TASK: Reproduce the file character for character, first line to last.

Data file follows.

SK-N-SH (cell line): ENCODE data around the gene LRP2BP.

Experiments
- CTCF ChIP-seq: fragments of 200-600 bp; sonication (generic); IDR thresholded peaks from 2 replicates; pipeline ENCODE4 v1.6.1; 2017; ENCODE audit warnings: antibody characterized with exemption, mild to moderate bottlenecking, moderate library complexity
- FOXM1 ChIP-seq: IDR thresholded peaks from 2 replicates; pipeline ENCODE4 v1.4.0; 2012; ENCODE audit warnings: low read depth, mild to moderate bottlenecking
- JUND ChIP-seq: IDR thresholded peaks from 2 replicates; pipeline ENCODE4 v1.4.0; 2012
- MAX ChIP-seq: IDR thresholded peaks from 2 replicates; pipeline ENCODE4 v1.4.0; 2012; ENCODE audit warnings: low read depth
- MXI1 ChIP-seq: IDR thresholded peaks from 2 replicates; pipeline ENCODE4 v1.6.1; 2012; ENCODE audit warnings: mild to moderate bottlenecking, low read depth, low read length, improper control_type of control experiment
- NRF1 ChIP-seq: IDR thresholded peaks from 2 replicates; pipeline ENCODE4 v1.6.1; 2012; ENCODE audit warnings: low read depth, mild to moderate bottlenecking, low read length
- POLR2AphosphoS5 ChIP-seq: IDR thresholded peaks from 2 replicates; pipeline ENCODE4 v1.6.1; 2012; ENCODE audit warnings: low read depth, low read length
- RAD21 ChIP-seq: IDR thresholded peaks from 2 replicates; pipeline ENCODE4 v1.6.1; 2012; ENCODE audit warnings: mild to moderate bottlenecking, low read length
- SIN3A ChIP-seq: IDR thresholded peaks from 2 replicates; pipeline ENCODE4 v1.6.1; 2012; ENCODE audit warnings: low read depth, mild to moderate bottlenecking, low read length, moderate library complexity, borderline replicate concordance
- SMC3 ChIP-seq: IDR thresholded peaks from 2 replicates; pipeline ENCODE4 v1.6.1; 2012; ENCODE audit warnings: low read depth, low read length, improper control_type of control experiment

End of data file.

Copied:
SK-N-SH (cell line): ENCODE data around the gene LRP2BP.

Experiments
- CTCF ChIP-seq: fragments of 200-600 bp; sonication (generic); IDR thresholded peaks from 2 replicates; pipeline ENCODE4 v1.6.1; 2017; ENCODE audit warnings: antibody characterized with exemption, mild to moderate bottlenecking, moderate library complexity
- FOXM1 ChIP-seq: IDR thresholded peaks from 2 replicates; pipeline ENCODE4 v1.4.0; 2012; ENCODE audit warnings: low read depth, mild to moderate bottlenecking
- JUND ChIP-seq: IDR thresholded peaks from 2 replicates; pipeline ENCODE4 v1.4.0; 2012
- MAX ChIP-seq: IDR thresholded peaks from 2 replicates; pipeline ENCODE4 v1.4.0; 2012; ENCODE audit warnings: low read depth
- MXI1 ChIP-seq: IDR thresholded peaks from 2 replicates; pipeline ENCODE4 v1.6.1; 2012; ENCODE audit warnings: mild to moderate bottlenecking, low read depth, low read length, improper control_type of control experiment
- NRF1 ChIP-seq: IDR thresholded peaks from 2 replicates; pipeline ENCODE4 v1.6.1; 2012; ENCODE audit warnings: low read depth, mild to moderate bottlenecking, low read length
- POLR2AphosphoS5 ChIP-seq: IDR thresholded peaks from 2 replicates; pipeline ENCODE4 v1.6.1; 2012; ENCODE audit warnings: low read depth, low read length
- RAD21 ChIP-seq: IDR thresholded peaks from 2 replicates; pipeline ENCODE4 v1.6.1; 2012; ENCODE audit warnings: mild to moderate bottlenecking, low read length
- SIN3A ChIP-seq: IDR thresholded peaks from 2 replicates; pipeline ENCODE4 v1.6.1; 2012; ENCODE audit warnings: low read depth, mild to moderate bottlenecking, low read length, moderate library complexity, borderline replicate concordance
- SMC3 ChIP-seq: IDR thresholded peaks from 2 replicates; pipeline ENCODE4 v1.6.1; 2012; ENCODE audit warnings: low read depth, low read length, improper control_type of control experiment